There are incidental pleasures: Sheridan Smith is good as the obligatory no-nonsense tough cookie who takes charge of the situation. That she does take charge is a bit odd as there’s a retired soldier amongst their number who is clearly responsible, intelligent, and resourceful, but Ralph Brown’s not as pretty as Sheridan Smith and she does get to fire a nail gun, and wear a diminishing number of tight tops, so she had to be the leader really. The first death is extremely good. Just at the moment when you’re thinking ‘this character is made from purest cardboard, I wish he’d die’ he does. And the last meal (or is it?) that our depleted band of heroes partakes in is an especially bizarre moment which will live with me for some time: I’m not sure what

    the directors intended here –was it pathos, comedy? Maybe this is the trouble with having two directors: they each saw in this scene what they wanted to see. What I saw was very funny, almost certainly unintentionally so, and I thank the two directors for never getting together properly to work it out. What I like about this film is that it starts as if it’s going to be a preachy, broken Britain talky one-set drama (and there’s nothing wrong with that in the right hands) but then takes an entertaining right (or left depending on your political viewpoint) turn into becoming a revenge-fantasy-with-exploding-heads. The gap between these two worlds is too great to manage skilfully, so the film-makers don’t bother, which is to their credit. It’s all a bit Barton Fink.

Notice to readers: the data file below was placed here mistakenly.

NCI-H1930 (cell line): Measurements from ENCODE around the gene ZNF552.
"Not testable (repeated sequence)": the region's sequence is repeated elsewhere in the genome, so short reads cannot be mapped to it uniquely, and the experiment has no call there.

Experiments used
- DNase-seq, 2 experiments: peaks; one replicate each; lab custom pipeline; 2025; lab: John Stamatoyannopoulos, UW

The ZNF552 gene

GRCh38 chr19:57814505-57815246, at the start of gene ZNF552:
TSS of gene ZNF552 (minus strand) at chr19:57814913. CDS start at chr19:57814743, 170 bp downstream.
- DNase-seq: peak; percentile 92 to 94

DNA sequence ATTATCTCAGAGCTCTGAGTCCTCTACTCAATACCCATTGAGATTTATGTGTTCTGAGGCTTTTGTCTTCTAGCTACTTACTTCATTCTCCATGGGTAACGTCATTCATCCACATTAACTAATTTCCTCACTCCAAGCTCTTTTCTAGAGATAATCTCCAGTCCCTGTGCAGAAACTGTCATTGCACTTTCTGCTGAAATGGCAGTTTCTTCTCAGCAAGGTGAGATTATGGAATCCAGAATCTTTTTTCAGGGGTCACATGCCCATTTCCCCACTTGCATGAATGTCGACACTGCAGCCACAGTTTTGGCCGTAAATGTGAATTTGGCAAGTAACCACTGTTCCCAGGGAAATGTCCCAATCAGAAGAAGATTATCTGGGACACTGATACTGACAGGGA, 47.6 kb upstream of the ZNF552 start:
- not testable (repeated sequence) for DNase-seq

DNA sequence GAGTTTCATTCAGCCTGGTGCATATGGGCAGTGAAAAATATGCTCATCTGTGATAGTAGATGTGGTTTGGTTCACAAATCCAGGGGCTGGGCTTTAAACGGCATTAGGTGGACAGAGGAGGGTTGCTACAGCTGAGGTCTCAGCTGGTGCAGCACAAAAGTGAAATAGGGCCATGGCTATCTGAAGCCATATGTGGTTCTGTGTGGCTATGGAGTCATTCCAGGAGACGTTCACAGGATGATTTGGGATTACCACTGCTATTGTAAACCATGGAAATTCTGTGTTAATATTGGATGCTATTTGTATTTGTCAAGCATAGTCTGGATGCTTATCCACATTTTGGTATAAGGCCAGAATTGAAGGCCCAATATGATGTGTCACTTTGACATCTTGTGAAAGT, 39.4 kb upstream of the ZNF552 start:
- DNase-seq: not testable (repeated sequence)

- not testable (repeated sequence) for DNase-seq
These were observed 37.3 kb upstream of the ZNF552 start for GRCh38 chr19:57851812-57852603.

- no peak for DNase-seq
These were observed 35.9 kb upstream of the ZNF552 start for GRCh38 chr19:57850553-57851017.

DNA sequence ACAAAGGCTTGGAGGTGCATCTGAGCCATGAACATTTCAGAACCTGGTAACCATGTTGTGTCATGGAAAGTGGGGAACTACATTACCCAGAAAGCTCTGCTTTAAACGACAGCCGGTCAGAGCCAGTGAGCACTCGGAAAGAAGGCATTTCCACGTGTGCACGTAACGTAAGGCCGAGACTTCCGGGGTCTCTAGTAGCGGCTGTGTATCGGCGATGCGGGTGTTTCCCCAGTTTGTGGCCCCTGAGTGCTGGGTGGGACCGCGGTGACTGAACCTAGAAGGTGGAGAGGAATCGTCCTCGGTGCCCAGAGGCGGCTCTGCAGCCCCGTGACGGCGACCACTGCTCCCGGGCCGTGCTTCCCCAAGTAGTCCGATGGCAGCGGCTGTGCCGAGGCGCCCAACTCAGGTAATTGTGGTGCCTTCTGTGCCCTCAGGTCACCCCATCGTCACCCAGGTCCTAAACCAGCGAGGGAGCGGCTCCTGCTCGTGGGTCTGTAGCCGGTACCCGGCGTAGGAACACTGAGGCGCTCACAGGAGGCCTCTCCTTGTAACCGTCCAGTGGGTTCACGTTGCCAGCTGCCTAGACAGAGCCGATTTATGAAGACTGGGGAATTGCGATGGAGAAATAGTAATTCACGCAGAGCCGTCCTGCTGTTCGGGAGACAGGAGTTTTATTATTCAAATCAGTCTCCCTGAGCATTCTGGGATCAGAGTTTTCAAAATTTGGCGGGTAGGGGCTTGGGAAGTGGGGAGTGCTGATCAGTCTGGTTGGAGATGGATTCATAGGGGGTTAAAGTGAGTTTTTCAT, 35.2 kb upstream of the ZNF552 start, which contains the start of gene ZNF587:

But the film is let down in so many other ways. Jack McConnell is entertaining as our lovable bad boy with all the best lines, but he’s not remotely convincing. Even I wouldn’t be scared of him. I would’ve been scared of Julie Graham though, though I don’t for a second believe she’d have even considered leaving her son just to prove a point. The most bizarre line comes from Russell Tovey: ‘I’ve had worse Sundays’ he self-deprecatingly claims. Really? Someone should have made him come up with an example. He’s at the epicentre of a massacre after all. Or maybe it’s the drink talking. And would ANYONE think it was a good idea to get an alcoholic to climb down the side of a block of flats? Perhaps its worst crime is in its failure as a whodunit. It should be the work of but a few seconds’ thought to work out the killer’s identity. The fact that it is (a) obvious and (b) revealed in such a way as to make the denouement of an episode of Scooby Doo look pretty complex much sinks the film. So this is an entertaining film with plenty of ideas (some of them good) which you could never call an actual proper good film. A guilty pleasure.

    Most intriguing though is imagining our villain preparing for all this. He has to move a skip, buy a really good gun, draw some chillingly symbolic pictures, set up traps, make sure everyone’s actually in the building.. It must’ve been a logistical nightmare. And he must have had an accomplice. Tower Block 2 perhaps?